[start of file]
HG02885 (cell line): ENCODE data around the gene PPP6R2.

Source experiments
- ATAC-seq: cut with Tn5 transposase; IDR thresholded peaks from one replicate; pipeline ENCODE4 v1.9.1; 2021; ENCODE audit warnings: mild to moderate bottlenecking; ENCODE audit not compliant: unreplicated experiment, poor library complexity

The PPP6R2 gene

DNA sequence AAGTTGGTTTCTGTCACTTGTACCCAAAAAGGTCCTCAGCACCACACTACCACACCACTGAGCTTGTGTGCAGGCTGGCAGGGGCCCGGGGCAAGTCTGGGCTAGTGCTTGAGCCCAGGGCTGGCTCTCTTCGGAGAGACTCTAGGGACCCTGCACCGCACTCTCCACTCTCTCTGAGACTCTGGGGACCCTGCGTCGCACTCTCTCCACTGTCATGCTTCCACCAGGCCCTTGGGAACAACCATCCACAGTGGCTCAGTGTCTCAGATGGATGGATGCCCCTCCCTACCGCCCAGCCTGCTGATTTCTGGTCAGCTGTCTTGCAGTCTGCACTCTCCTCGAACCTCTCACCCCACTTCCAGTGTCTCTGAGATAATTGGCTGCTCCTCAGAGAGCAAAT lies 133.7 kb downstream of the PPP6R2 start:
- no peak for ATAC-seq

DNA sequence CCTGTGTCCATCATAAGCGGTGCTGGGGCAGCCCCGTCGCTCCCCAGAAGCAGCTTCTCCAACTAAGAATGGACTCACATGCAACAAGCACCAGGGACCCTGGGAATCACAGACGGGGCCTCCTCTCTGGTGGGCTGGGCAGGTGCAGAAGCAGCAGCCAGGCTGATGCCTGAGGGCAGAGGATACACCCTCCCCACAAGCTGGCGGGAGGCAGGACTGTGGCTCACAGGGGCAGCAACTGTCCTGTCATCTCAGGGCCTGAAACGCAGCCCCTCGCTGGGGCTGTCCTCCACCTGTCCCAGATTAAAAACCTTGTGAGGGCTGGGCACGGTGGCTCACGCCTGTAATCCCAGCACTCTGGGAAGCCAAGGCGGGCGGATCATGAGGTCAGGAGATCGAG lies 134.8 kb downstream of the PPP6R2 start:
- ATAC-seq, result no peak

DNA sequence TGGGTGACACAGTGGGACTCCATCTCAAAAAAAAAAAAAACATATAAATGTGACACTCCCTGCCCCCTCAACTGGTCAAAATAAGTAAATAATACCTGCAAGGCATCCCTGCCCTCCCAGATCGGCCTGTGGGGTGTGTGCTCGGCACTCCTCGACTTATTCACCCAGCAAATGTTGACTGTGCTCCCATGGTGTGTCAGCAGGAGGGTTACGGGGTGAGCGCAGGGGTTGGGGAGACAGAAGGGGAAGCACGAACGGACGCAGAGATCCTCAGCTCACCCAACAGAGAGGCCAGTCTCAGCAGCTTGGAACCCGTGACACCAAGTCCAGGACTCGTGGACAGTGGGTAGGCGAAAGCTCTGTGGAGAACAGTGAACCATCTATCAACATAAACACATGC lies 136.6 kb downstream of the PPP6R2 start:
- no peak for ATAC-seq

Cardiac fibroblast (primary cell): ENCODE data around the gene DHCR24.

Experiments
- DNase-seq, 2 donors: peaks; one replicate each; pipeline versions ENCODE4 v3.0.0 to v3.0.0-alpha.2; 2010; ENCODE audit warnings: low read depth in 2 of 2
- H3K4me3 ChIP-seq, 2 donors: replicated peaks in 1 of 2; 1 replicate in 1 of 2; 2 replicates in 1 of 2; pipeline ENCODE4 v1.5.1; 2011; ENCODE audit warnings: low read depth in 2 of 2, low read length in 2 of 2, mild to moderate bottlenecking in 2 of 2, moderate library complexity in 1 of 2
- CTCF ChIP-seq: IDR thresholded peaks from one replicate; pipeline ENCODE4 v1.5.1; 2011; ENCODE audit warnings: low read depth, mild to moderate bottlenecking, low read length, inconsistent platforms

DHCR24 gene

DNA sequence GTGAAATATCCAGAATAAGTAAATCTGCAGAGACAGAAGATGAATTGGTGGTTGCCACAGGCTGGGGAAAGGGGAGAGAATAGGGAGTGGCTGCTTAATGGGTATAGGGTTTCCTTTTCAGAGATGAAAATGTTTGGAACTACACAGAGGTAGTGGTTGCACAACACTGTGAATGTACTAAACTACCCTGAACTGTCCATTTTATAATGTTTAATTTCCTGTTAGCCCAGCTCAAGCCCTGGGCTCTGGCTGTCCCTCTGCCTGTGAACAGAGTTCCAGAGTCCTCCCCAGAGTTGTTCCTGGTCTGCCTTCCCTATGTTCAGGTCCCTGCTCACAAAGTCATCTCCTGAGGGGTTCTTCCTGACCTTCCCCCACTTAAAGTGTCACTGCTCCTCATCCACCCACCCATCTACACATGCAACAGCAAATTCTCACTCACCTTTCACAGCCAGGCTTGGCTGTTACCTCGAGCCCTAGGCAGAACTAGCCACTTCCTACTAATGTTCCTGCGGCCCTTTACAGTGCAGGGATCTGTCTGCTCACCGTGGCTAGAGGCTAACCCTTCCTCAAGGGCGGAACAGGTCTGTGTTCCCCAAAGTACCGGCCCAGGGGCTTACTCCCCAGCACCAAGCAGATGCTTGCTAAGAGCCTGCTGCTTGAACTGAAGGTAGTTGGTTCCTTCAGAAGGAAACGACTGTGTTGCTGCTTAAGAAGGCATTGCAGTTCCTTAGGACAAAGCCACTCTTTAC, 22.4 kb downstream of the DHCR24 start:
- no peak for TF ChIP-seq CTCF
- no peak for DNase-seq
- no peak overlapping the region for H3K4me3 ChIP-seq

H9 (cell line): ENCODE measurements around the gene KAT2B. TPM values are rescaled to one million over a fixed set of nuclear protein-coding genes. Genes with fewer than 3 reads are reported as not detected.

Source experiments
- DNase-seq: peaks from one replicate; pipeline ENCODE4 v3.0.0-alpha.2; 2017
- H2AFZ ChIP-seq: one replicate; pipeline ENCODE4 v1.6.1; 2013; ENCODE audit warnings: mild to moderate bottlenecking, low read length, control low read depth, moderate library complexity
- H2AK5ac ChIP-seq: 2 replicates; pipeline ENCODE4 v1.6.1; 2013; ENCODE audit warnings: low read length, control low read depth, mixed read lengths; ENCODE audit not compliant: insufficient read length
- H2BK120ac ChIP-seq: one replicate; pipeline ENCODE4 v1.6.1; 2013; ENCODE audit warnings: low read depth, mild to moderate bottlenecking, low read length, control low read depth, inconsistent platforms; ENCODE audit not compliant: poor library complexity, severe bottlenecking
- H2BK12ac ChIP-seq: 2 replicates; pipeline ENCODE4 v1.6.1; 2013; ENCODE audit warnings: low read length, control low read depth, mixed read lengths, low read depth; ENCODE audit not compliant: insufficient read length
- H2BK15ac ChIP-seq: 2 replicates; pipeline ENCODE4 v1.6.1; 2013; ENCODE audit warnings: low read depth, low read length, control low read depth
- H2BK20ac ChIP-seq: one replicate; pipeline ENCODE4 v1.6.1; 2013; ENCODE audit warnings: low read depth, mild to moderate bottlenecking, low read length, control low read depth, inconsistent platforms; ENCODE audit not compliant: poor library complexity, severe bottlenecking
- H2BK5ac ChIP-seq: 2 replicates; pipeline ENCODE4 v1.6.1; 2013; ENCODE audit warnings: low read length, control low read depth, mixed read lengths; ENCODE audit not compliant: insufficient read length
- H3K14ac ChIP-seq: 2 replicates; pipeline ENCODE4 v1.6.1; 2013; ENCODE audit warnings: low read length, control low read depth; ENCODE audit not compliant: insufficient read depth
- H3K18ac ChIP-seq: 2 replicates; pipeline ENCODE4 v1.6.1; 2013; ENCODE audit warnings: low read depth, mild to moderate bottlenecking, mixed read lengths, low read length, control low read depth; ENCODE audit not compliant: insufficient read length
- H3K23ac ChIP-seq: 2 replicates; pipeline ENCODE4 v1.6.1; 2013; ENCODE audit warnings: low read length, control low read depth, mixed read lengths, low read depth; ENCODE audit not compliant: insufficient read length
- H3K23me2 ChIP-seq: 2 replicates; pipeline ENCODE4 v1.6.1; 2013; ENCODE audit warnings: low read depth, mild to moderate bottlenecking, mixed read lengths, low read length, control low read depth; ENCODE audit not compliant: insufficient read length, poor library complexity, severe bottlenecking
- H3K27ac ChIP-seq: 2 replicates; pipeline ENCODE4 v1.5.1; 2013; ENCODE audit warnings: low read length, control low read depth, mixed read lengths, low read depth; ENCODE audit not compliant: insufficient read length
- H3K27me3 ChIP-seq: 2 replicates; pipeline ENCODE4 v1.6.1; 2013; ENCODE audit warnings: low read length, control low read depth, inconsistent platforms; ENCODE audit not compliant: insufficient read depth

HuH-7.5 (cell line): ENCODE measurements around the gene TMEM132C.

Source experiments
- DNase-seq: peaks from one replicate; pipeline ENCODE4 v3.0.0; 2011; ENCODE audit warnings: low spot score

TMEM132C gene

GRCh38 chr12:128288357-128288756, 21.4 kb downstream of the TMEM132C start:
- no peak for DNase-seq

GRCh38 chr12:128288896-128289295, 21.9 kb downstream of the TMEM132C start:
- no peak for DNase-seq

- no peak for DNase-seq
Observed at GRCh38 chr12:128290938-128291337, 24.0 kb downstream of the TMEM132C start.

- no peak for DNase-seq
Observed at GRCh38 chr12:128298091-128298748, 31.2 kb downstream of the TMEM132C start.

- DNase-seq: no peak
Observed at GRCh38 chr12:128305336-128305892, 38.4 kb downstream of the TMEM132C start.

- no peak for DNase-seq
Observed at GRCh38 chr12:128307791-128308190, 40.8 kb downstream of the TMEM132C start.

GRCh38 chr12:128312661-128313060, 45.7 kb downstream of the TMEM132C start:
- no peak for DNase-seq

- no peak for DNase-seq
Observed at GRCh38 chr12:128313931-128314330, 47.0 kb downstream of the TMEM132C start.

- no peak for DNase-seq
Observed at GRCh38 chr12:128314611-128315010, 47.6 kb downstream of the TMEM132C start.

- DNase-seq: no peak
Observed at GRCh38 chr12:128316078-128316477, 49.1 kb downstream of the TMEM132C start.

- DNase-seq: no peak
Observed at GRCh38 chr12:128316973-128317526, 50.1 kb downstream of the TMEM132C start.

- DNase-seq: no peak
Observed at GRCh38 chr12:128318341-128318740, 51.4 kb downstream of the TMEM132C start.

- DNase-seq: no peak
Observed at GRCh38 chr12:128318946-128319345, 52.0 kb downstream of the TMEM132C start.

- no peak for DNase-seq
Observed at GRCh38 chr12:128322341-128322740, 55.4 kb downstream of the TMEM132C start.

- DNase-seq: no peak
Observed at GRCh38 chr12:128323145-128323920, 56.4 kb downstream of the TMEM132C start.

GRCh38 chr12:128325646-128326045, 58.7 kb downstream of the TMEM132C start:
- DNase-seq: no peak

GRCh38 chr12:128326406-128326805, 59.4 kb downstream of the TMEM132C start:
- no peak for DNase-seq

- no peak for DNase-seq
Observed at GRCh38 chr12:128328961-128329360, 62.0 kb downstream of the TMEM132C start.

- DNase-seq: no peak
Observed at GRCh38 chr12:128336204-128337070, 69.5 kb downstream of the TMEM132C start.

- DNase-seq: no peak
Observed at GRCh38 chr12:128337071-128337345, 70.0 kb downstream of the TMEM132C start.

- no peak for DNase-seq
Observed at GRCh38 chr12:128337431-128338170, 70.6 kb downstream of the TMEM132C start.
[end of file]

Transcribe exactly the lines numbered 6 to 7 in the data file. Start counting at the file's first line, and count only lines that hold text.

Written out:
- no peak for ATAC-seq

DNA sequence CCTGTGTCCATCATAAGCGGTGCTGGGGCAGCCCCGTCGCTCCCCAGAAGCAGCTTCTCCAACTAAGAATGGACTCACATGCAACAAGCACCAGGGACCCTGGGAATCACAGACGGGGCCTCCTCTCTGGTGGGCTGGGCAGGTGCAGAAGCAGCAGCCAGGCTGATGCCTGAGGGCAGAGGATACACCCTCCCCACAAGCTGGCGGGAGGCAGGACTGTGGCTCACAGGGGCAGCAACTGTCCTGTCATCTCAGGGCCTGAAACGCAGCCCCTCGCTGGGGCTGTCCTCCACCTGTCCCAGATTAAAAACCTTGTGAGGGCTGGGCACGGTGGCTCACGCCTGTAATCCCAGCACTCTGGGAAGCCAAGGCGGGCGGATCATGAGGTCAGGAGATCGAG lies 134.8 kb downstream of the PPP6R2 start: